The one book – and seven billion stories – you need to read about global health

By Joy Portella, President, Minerva Strategies —

The Institute for Health Metrics and Evaluation (IHME) has been a Minerva Strategies client for more than two years. During my first meeting with IHME’s Communications Director Bill Heisel, we sat at a table with a pile of Excel spreadsheets in front of us. There were data as far as the eye could see and Bill was as excited as a little kid on Christmas.

“Look at all of these stories!” he exclaimed.

I was perplexed and my head ached a little. Where Bill saw stories, I only saw numbers in very small fonts.

But IHME data are chock full of stories – seven billion of them. Unlike most of Minerva’s clients, IHME’S line of business isn’t providing or even funding direct services. They are mapping the health of everyone on the planet, pinpointing which diseases, injuries, and corresponding risk factors kill us and make us sick, and how this whole health landscape is changing over time.

IHME’s work informs general publics and policymakers alike about where health systems are gaining ground, and where they’re falling short. IHME takes the idea of a “scalable solution” to a whole new level – shining a light on where investments and policy tweaks can help not just individuals, families or communities, but whole countries and our entire planet.

Somebody should write a book about this stuff.

This month, somebody did. Jeremy Smith’s new book Epic Measures tells the story of IHME’s Global Burden of Disease study (GBD) and its innovative measurements, as well as the professional struggles of IHME’s Director Dr. Christopher Murray.

Murray is a great character: The child of Kiwi doctors, he became the “pharmacist” of his parents’ makeshift medical operation in Niger as a tween, and authored his first peer-reviewed paper in The Lancet with family members at the age of 13. Brilliant and at times difficult, Murray became a doctor and public health expert who was convinced that traditional ways of measuring health progress and pinpointing health problems were grossly inadequate. Governments underreported or massively exaggerated numbers. Disease lobbies that yelled the loudest received the most attention and funding. Deaths were attributed to multiple causes and double counted. As a result, health investments were confused or paralyzed by a lack of reliable data.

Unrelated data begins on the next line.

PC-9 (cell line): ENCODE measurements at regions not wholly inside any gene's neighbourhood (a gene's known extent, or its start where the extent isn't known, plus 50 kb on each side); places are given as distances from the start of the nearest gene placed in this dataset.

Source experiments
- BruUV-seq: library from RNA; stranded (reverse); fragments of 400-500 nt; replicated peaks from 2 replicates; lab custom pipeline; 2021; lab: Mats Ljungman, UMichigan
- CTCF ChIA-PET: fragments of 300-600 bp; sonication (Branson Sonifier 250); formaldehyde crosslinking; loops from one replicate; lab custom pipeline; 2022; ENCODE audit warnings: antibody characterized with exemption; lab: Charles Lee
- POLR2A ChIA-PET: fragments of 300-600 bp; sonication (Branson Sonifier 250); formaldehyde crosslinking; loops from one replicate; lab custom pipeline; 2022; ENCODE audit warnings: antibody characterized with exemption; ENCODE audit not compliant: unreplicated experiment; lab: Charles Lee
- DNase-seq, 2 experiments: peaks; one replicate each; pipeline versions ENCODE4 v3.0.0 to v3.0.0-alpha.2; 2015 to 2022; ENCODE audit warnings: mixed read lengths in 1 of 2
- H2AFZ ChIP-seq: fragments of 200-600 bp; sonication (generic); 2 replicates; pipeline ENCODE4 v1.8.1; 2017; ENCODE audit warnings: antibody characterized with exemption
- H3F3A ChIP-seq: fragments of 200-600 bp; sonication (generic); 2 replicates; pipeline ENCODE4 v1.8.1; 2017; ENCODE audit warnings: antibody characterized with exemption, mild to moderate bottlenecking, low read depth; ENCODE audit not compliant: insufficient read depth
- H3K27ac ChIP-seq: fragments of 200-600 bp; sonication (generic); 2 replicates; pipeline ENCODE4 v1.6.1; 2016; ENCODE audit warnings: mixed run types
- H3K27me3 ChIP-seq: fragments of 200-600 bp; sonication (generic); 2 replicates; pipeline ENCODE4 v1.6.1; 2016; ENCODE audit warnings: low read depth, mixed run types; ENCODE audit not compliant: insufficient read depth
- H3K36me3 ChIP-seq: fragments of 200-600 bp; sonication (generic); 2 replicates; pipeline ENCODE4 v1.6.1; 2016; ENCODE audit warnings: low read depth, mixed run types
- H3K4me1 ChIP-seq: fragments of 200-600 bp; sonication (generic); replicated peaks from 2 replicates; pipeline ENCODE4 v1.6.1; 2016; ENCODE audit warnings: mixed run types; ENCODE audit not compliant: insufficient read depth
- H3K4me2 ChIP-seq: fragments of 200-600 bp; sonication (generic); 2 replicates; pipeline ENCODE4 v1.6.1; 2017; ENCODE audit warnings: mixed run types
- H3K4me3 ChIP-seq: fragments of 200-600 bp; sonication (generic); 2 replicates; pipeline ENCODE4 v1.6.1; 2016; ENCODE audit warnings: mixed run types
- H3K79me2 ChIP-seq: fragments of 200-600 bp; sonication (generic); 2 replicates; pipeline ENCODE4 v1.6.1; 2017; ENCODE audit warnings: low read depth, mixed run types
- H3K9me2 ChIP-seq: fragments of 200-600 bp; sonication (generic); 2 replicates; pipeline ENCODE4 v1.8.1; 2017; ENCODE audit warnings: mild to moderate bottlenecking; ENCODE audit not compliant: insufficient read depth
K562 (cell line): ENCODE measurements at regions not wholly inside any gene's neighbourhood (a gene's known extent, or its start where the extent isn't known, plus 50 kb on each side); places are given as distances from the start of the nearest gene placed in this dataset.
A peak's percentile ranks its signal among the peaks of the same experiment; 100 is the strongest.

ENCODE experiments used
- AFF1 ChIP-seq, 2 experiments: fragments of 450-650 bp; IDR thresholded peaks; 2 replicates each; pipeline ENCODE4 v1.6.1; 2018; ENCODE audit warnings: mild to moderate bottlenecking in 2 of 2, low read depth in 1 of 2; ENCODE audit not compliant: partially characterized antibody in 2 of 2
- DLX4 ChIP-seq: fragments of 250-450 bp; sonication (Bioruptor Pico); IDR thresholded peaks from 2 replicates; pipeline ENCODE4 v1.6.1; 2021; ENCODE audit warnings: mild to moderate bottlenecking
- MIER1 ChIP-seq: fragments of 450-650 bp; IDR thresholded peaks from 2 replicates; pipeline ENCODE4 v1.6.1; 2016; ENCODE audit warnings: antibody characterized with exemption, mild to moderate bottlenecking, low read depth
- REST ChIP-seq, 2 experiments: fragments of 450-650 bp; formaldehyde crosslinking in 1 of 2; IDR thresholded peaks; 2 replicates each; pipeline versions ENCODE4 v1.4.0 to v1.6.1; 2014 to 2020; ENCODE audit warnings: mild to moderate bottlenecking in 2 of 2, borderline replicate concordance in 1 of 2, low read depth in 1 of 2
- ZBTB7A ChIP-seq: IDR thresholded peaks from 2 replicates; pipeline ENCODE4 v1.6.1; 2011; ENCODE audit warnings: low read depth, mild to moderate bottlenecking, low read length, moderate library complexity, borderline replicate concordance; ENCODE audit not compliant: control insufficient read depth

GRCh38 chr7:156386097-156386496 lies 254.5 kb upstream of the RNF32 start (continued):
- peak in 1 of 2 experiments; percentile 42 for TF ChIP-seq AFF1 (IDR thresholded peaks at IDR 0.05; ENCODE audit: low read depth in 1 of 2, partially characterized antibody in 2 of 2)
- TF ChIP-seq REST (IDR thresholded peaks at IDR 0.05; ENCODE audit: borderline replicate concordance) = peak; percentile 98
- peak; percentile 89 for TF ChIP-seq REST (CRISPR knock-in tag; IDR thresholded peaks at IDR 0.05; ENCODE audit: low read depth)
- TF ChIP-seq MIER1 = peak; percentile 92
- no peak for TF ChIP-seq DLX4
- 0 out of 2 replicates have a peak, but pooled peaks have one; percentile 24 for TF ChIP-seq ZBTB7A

Enter Dr. Murray and his Australian collaborator Alan Lopez in the early 1990s with a concept they called the Global Burden of Disease. The GBD sought to rank how different diseases, ailments, and injuries impact health, and rank countries in terms of health performance. As the GBD evolved, moving from the auspices of the World Bank to the World Health Organization to IHME, it has revolutionized health systems in places like Mexico and Australia, angered critics in countries such as Brazil and Malaysia, gained the admiration and financial backing of Bill Gates, and ruffled countless feathers of the global health establishment.

Today, GBD data is collected and analyzed by a consortium of more than 1,000 researchers in over 100 countries, led by IHME. These researchers bring together health data sources including government figures but also hospital and health clinic records, household surveys, census numbers, and “verbal autopsies,” retrospective interviews with family members of the recently deceased. GBD collaborators also pull data from the ten thousand articles published monthly that reference epidemiology.

There’s a lot more I could say about the GBD and Dr. Murray, but I don’t want to give away the book, a page-turner that could radically change the way you view health. The New York Times recently dubbed Epic Measures “Moneyball meets medicine” and if you read the last page wondering, “What’s worse, back pain or cancer?” the book has made its point.